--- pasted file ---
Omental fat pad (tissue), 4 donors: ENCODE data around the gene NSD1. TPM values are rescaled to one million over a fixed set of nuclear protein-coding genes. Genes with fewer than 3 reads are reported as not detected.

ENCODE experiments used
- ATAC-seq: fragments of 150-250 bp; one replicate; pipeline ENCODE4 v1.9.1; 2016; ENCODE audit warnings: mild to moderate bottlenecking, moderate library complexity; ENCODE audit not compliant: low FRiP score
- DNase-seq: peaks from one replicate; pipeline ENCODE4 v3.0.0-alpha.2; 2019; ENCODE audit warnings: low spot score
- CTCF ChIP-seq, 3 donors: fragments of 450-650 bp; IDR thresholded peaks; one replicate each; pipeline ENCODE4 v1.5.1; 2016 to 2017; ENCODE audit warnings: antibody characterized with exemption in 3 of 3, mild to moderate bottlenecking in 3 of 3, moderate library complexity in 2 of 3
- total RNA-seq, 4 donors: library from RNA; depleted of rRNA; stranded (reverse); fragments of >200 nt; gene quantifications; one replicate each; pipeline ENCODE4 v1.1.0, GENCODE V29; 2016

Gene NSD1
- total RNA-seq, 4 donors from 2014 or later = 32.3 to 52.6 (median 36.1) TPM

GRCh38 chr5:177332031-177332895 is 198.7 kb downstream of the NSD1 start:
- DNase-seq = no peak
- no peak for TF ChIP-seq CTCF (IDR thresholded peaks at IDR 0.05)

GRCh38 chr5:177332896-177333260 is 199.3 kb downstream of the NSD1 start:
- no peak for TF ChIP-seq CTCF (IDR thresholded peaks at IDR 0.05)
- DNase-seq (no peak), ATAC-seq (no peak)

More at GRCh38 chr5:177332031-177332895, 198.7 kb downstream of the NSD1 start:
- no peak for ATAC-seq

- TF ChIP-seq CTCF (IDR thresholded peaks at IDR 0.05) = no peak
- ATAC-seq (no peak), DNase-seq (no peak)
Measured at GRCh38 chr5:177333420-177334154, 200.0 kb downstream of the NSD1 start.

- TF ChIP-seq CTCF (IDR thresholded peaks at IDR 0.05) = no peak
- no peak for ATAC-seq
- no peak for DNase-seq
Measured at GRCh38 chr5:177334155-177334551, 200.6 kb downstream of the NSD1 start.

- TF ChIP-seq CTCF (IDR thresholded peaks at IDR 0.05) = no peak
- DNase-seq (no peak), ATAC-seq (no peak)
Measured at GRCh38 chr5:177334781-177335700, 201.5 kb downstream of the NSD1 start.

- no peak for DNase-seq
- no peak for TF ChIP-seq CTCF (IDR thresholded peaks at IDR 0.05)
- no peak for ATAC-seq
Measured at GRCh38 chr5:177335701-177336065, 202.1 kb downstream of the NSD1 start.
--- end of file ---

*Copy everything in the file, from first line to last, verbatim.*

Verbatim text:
Omental fat pad (tissue), 4 donors: ENCODE data around the gene NSD1. TPM values are rescaled to one million over a fixed set of nuclear protein-coding genes. Genes with fewer than 3 reads are reported as not detected.

ENCODE experiments used
- ATAC-seq: fragments of 150-250 bp; one replicate; pipeline ENCODE4 v1.9.1; 2016; ENCODE audit warnings: mild to moderate bottlenecking, moderate library complexity; ENCODE audit not compliant: low FRiP score
- DNase-seq: peaks from one replicate; pipeline ENCODE4 v3.0.0-alpha.2; 2019; ENCODE audit warnings: low spot score
- CTCF ChIP-seq, 3 donors: fragments of 450-650 bp; IDR thresholded peaks; one replicate each; pipeline ENCODE4 v1.5.1; 2016 to 2017; ENCODE audit warnings: antibody characterized with exemption in 3 of 3, mild to moderate bottlenecking in 3 of 3, moderate library complexity in 2 of 3
- total RNA-seq, 4 donors: library from RNA; depleted of rRNA; stranded (reverse); fragments of >200 nt; gene quantifications; one replicate each; pipeline ENCODE4 v1.1.0, GENCODE V29; 2016

Gene NSD1
- total RNA-seq, 4 donors from 2014 or later = 32.3 to 52.6 (median 36.1) TPM

GRCh38 chr5:177332031-177332895 is 198.7 kb downstream of the NSD1 start:
- DNase-seq = no peak
- no peak for TF ChIP-seq CTCF (IDR thresholded peaks at IDR 0.05)

GRCh38 chr5:177332896-177333260 is 199.3 kb downstream of the NSD1 start:
- no peak for TF ChIP-seq CTCF (IDR thresholded peaks at IDR 0.05)
- DNase-seq (no peak), ATAC-seq (no peak)

More at GRCh38 chr5:177332031-177332895, 198.7 kb downstream of the NSD1 start:
- no peak for ATAC-seq

- TF ChIP-seq CTCF (IDR thresholded peaks at IDR 0.05) = no peak
- ATAC-seq (no peak), DNase-seq (no peak)
Measured at GRCh38 chr5:177333420-177334154, 200.0 kb downstream of the NSD1 start.

- TF ChIP-seq CTCF (IDR thresholded peaks at IDR 0.05) = no peak
- no peak for ATAC-seq
- no peak for DNase-seq
Measured at GRCh38 chr5:177334155-177334551, 200.6 kb downstream of the NSD1 start.

- TF ChIP-seq CTCF (IDR thresholded peaks at IDR 0.05) = no peak
- DNase-seq (no peak), ATAC-seq (no peak)
Measured at GRCh38 chr5:177334781-177335700, 201.5 kb downstream of the NSD1 start.

- no peak for DNase-seq
- no peak for TF ChIP-seq CTCF (IDR thresholded peaks at IDR 0.05)
- no peak for ATAC-seq
Measured at GRCh38 chr5:177335701-177336065, 202.1 kb downstream of the NSD1 start.